Leading Divided Groups: Wisdom from Nonprofits

Practices from the non-profit world that can help your congregation navigate division

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Two people seated in chairs seen from the back; one has their hands up.

During the first 18 months of COVID, I listened as too many of my personal friends and church leader colleagues chose to leave their current congregation without a new call. My friends felt powerless to change the unhealthy ways that people were acting.

During my own first call in a congregation, I struggled with the same reality. I eventually learned that the lack of guidelines or policies (or even a covenant about how we would treat each other and talk to each other) led to a feeling of powerlessness. 

All congregations face division. So, what do we do? In later years, as I gained experience in the non-profit sector, I realized that their best practices would have benefited me in the congregational setting. 

A story about division

As the brand-new director for funds development at a large faith-based children’s home, I spent 6 months trying to get a single volunteer to follow the rules. (Let’s call this person “Sue”.) She was a major donor, volunteered countless hours, and I thought the goal was to fix her because we needed her.

I tried being nice and steering Sue in the right direction. I tried to listen and relate to her, but Sue pushed back by whispering in the ears of other staff and causing division. I spent so much time managing this single person and the mess she was creating that it distracted me from the work of raising money from multiple donors and building relationships with other volunteers. 

I didn’t sense that I had the perceived authority to affect a change in her. So the CEO invited Sue to his office for a chat. “I can put you on the payroll for a dollar and then you will have to follow the rules.” His words conveyed that our employees had to follow the rules but volunteers did not. The message was wrong. 

Sound familiar? Stories like this play out in congregations every day.

The risk of division

In our setting at the children’s home we faced two significant risks. 

First, “who we are” was at risk. We provided for the individual therapeutic needs of abused and neglected children, to facilitate healing and wholeness. We did not “spoil them” or “buy their love,” which is what Sue was doing. Her behavior undermined the critical trauma-informed work of all the cottage parents, case managers, therapists, and volunteers.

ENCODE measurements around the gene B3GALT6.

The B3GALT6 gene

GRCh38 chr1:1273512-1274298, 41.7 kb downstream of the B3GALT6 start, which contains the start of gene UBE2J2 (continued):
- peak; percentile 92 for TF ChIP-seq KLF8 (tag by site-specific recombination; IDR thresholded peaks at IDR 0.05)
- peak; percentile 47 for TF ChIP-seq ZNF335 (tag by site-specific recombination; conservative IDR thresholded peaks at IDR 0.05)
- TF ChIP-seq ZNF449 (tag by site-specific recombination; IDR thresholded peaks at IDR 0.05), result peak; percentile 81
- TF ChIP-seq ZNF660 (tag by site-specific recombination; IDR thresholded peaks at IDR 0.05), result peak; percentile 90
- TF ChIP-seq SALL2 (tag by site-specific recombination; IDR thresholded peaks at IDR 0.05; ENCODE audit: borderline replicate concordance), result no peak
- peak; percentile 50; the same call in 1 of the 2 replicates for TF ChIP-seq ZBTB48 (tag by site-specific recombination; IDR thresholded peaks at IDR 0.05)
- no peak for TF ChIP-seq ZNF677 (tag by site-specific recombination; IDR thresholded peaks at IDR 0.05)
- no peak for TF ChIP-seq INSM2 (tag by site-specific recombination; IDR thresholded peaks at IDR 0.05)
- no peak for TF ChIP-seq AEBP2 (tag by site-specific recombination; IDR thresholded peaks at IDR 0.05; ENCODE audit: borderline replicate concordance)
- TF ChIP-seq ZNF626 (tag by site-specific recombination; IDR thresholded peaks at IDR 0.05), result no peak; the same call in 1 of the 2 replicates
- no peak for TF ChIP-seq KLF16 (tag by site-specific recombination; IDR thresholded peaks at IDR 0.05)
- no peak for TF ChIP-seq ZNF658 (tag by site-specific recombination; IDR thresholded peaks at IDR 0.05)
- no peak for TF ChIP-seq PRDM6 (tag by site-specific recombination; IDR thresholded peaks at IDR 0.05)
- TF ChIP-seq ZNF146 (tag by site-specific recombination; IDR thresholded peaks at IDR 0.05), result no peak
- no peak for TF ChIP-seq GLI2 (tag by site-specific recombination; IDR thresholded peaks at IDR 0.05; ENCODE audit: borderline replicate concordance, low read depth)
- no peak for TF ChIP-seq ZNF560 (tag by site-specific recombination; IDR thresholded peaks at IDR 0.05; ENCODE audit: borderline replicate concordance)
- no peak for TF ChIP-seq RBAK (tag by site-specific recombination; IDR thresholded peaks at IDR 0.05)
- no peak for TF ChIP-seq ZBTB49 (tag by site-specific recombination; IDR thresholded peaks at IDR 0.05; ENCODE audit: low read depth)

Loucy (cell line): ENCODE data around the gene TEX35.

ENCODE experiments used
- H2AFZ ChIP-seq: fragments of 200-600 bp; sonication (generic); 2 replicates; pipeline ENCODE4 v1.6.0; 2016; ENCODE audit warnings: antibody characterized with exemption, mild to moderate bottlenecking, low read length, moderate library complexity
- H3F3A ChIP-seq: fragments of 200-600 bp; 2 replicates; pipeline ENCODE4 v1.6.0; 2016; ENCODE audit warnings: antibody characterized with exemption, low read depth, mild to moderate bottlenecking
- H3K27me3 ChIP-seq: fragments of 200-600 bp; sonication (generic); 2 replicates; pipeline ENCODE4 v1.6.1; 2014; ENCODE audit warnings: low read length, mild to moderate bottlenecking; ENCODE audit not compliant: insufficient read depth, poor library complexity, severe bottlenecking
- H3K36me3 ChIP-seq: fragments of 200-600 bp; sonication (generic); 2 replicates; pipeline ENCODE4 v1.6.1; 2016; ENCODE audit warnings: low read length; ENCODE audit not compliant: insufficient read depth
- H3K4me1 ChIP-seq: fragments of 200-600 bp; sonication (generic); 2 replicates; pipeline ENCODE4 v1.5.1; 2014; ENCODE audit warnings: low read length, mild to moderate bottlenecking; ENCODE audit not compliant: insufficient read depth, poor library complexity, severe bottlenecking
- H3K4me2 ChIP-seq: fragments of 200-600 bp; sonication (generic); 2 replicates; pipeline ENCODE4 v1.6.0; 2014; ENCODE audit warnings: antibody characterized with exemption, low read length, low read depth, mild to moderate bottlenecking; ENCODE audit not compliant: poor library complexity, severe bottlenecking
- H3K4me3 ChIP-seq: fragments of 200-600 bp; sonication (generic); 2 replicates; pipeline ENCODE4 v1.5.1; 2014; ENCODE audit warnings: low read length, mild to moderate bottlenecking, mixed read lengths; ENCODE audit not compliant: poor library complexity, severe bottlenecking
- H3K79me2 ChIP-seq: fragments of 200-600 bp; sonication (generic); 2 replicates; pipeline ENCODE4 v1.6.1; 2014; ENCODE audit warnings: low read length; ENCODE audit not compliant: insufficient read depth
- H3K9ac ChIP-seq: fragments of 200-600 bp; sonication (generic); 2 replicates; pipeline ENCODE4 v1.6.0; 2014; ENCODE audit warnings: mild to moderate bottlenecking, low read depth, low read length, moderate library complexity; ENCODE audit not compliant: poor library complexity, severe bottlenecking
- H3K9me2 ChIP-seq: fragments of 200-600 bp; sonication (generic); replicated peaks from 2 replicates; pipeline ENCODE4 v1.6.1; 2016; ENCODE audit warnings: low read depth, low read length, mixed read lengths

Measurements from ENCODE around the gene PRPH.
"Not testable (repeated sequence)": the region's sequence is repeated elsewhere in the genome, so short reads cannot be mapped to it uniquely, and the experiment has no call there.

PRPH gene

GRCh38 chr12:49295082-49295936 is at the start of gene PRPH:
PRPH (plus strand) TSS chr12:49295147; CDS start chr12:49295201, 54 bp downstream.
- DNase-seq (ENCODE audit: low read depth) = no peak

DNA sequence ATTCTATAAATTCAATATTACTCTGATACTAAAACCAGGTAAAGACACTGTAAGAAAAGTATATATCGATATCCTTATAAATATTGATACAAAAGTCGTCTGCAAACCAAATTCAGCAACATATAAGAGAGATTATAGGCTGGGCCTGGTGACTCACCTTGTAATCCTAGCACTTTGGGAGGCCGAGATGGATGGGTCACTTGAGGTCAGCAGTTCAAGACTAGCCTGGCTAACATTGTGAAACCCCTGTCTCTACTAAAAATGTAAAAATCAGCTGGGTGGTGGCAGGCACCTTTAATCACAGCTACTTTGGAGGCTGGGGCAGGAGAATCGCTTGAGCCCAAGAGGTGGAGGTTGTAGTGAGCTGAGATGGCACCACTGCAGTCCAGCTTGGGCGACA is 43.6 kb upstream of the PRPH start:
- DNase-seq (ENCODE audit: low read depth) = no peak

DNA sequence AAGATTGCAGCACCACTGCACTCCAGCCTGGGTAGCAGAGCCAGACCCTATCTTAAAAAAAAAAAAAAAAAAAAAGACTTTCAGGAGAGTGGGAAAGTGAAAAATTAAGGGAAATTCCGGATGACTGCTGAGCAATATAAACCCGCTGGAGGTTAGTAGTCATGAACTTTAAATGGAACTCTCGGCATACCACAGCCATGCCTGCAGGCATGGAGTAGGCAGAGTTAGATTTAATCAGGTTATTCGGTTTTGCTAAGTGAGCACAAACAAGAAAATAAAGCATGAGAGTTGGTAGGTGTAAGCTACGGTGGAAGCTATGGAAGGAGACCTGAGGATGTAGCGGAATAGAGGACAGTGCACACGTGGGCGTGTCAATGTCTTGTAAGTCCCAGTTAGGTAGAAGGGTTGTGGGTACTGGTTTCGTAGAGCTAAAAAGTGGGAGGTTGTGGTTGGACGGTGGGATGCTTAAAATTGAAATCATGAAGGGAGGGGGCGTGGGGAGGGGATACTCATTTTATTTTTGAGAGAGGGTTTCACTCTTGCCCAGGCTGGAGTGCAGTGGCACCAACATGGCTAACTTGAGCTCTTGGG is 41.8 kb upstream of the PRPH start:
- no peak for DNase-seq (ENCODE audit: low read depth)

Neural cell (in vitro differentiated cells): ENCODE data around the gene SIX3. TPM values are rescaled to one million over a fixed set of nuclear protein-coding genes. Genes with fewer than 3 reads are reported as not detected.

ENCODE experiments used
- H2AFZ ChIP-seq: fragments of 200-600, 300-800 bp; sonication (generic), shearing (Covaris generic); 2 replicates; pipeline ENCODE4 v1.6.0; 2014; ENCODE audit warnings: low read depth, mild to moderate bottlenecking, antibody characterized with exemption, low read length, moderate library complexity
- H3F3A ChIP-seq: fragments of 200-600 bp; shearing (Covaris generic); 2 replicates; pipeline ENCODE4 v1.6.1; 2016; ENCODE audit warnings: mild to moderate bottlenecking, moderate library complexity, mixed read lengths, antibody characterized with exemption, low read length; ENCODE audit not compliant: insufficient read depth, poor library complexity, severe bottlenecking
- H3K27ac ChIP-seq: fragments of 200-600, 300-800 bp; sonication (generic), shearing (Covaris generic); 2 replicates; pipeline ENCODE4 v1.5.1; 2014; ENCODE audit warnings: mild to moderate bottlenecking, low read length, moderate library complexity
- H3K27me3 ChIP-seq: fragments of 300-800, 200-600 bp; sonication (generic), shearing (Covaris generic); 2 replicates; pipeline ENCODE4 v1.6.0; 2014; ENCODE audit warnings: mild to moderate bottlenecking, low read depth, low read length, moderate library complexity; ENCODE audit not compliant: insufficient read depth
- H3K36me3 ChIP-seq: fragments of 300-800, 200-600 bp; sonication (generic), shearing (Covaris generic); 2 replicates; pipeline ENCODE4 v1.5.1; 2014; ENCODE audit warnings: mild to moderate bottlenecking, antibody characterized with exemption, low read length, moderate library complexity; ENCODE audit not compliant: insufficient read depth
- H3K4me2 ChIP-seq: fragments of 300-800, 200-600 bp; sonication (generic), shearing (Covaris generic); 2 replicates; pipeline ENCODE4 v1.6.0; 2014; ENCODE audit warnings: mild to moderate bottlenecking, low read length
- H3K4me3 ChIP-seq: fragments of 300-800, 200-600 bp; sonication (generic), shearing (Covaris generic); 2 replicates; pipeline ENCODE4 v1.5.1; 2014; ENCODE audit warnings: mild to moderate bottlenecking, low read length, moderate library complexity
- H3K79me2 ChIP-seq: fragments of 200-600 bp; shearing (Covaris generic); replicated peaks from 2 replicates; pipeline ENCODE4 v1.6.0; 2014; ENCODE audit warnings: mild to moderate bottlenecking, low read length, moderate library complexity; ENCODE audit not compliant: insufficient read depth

Second, the division she was sowing among the staff was making it harder for them to trust each other. Trust is critical in a crisis. In a children’s home full of children with pain-based behaviors, crises can stem from something as simple as a child not finding his shoes. The staff needed to be united and work well as a team to deescalate the crisis. She undermined that, and I needed to see her behavior as a risk. 

I really needed to use our mission, purpose, and core values as a guardrail to keep her on the right track and to “call it what it was” when she stepped outside the rails. I needed to hold her accountable to the policies and procedures set in place to protect the ministry. 

5 best practices for navigating division

Congregations are nonprofits by nature and can use nonprofit best practices to help keep everyone within the guardrails. People tend to appreciate and thrive inside boundaries. Where there are no boundaries or expectations, they will fill in the gaps with their own ideas. This may have malicious intent, or it may simply be the best they can do. The healthy nonprofit practices listed here will also help congregations navigate division. 

  1. Healthy nonprofits know who they are. Knowing your mission is more than lip service or something printed on your bulletin. If a nonprofit is not advancing the mission, they should stop doing that work. Knowing your core values is critical. If your core values include things like welcome, growing faith, or accessibility, and division is causing the congregation to make decisions that aren’t in line with these, then the congregation needs to be reminded who they are. If you are in a congregation with no real mission, vision, or core values, then that is the place to start. These critical guardrails are the top level of a current and relevant strategic plan. 
  2. Healthy nonprofits know where they are going. It is not enough to simply know who you are; you must also know where you are going. If you envision a world where everyone knows they are fully and completely loved by God, then what steps must you take for that vision to be realized? Nonprofits often refer to these as tactics or action steps. They consistently evaluate their space, their procedures, their programs, and their responses to ensure that at each of those levels they are setting a pace to accomplish their important vision of the world. Where they need to improve, they add tactics or action steps to redirect their efforts toward work that will help them live into their vision.